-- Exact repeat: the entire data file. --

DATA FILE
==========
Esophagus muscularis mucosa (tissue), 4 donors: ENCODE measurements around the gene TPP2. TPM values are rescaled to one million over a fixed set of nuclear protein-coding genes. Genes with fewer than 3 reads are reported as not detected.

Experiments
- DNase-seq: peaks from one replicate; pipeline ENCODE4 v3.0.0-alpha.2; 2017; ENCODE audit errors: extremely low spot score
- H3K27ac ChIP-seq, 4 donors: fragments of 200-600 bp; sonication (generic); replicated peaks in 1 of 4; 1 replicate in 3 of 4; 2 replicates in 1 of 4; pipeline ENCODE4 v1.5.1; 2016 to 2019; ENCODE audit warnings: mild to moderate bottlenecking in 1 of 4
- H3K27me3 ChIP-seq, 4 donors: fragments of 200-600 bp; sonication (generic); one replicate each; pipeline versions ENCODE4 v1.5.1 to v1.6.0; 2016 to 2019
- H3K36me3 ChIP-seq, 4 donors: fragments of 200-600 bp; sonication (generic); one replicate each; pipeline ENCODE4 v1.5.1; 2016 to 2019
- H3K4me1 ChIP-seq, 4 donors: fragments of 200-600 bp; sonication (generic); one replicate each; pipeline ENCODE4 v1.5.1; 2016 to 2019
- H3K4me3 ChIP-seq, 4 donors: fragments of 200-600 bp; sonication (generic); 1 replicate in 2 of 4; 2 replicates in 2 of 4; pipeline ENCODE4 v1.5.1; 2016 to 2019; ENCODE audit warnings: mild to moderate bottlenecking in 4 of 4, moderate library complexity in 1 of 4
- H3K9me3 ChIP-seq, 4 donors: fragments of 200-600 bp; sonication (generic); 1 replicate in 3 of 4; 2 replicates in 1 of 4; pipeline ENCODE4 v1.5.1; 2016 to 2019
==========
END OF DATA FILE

Esophagus muscularis mucosa (tissue), 4 donors: ENCODE measurements around the gene TPP2. TPM values are rescaled to one million over a fixed set of nuclear protein-coding genes. Genes with fewer than 3 reads are reported as not detected.

Experiments
- DNase-seq: peaks from one replicate; pipeline ENCODE4 v3.0.0-alpha.2; 2017; ENCODE audit errors: extremely low spot score
- H3K27ac ChIP-seq, 4 donors: fragments of 200-600 bp; sonication (generic); replicated peaks in 1 of 4; 1 replicate in 3 of 4; 2 replicates in 1 of 4; pipeline ENCODE4 v1.5.1; 2016 to 2019; ENCODE audit warnings: mild to moderate bottlenecking in 1 of 4
- H3K27me3 ChIP-seq, 4 donors: fragments of 200-600 bp; sonication (generic); one replicate each; pipeline versions ENCODE4 v1.5.1 to v1.6.0; 2016 to 2019
- H3K36me3 ChIP-seq, 4 donors: fragments of 200-600 bp; sonication (generic); one replicate each; pipeline ENCODE4 v1.5.1; 2016 to 2019
- H3K4me1 ChIP-seq, 4 donors: fragments of 200-600 bp; sonication (generic); one replicate each; pipeline ENCODE4 v1.5.1; 2016 to 2019
- H3K4me3 ChIP-seq, 4 donors: fragments of 200-600 bp; sonication (generic); 1 replicate in 2 of 4; 2 replicates in 2 of 4; pipeline ENCODE4 v1.5.1; 2016 to 2019; ENCODE audit warnings: mild to moderate bottlenecking in 4 of 4, moderate library complexity in 1 of 4
- H3K9me3 ChIP-seq, 4 donors: fragments of 200-600 bp; sonication (generic); 1 replicate in 3 of 4; 2 replicates in 1 of 4; pipeline ENCODE4 v1.5.1; 2016 to 2019